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The Forty Minutes of Bhaji Mandai

Poonam, like many parents, thinks her daughter is a ruined teenager who just sits at home and uses the phone all day. And for Poonam, taking her daughter to a ‘bhaji-mandi’ (Vegetable Market) is an accomplishment that she can brag about. And her daughter likes to accompany her. Carrying all the weight and letting Poonam walk freely is the accomplishment her daughter thinks she can brag about. Her daughter says “Walking to the mandi allows me to be alone with my mom and rant about my day or think to myself.” So since a year ago Poonam and her daughter go to the nearest bhaji mandai together every day.


At around 9:45 pm, Poonam and her daughter leave their house and head over to the mandai.

Poonam, 40 years young, is a typical Indian lady, who spends money wisely. She suggests going to the mandai at late hours, almost when it is about to close. She says “These vendors are human as well. At the end of the day, they wanna go home too! When you go at late hours, they are too tired to sit and finish selling all their vegetables for any longer. They will probably take less money and try to sell everything that is left.”

She is smart indeed! 


This mandai is in Old Sangvi, Pune. Vegetable vendors open up their stalls from four in the evening to ten thirty in the night. The vendors are too busy to answer and fill me in on the details of how and when the mandai started. All they say is, "It is old."


“Don't click a clear picture otherwise people might find out where we live,” said Poonam.




It is a dark lane when Poonam and her daughter leave the house. Most of the streets are empty and quiet. They only encounter a few people who have a healthy habit of walking after eating. Her daughter, Ankita, 17, uses this golden opportunity to start small talks with her mom. And within five minutes of sweet talking they reach the mandai.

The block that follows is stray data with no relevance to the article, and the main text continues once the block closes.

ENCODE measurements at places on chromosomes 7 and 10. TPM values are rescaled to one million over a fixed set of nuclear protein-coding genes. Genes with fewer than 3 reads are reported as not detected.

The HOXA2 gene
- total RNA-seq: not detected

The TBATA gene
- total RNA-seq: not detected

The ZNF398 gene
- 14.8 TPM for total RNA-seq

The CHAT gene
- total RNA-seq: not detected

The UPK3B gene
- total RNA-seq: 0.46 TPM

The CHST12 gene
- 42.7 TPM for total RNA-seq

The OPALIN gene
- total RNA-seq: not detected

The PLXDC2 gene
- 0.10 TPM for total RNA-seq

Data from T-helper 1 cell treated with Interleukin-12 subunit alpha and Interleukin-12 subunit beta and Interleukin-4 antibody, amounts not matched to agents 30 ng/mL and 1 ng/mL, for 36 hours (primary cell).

“I experience a quieter side of the mandi,” says Ankita.

There are not many people when they reach. Few people spread across the 100m² area. The vendors are also not screaming “Bhaji lelo, bhaji lelo. Tamate lo, flower lo, gavar lo. Tajji tajji bhaji lo.” They are tired. 

Late at night, Screaming is not worth the effort, there are barely any leftover vegetables. Also, people who live nearby complain about the noise. Leave this,  what do you want to buy? Take tomatoes, they are chemical free (gaavran) just for forty rupees per kilogram.” says a vendor.


“You get everything at this mandi,” claims another vendor.

Today, Poonam and Ankita are on a hunt for onions, tomatoes, brinjal, cauliflower and free chillies. They take a round of the whole market place, assess which stall is selling at the least price. Target these shops and go bargain to get vegetables for even less. They get their onions, tomatoes, brinjal and free chillies. Tomatoes 30 per kilo, onion 20 per kilo and Brinjal 30 per kilo with free chillies. 


Poonam and her mother are left to buy cauliflower. There are two stalls that sell cauliflower, one of them had stale cauliflower and the other one was their least liked vendor. They called him “The khadus tamate wala.” (The lout tomato seller). They take a brief while to decide if they should go to him or not and at last decide to go. They greet him with a half smile.


Even after bargaining for five minutes, Poonam failed to get the cauliflower at 40 rupees per kilo.

They leave the stall and make a final round complaining about his behavior.


Ankita says whining “If our Aaji ( Grandmother) would be here she would give us the cauliflower at 30 rupees per kilo! We should come earlier tomorrow.”





“ We spent forty minutes. Time is much more expensive than those vegetables! Better to just order it online mumma”, Ankita teases Poonam.






“You just want to stay home! And be on that phone the whole time. You will go blind one day,” nags Poonam. 


Written by Ankita Mishra

Ankita wrote this article as a participant of the Media-Makers Fellowship's April'24 cohort.

This article was adjudged the 'Best Photo-Essay' created in Week 3 of the program.


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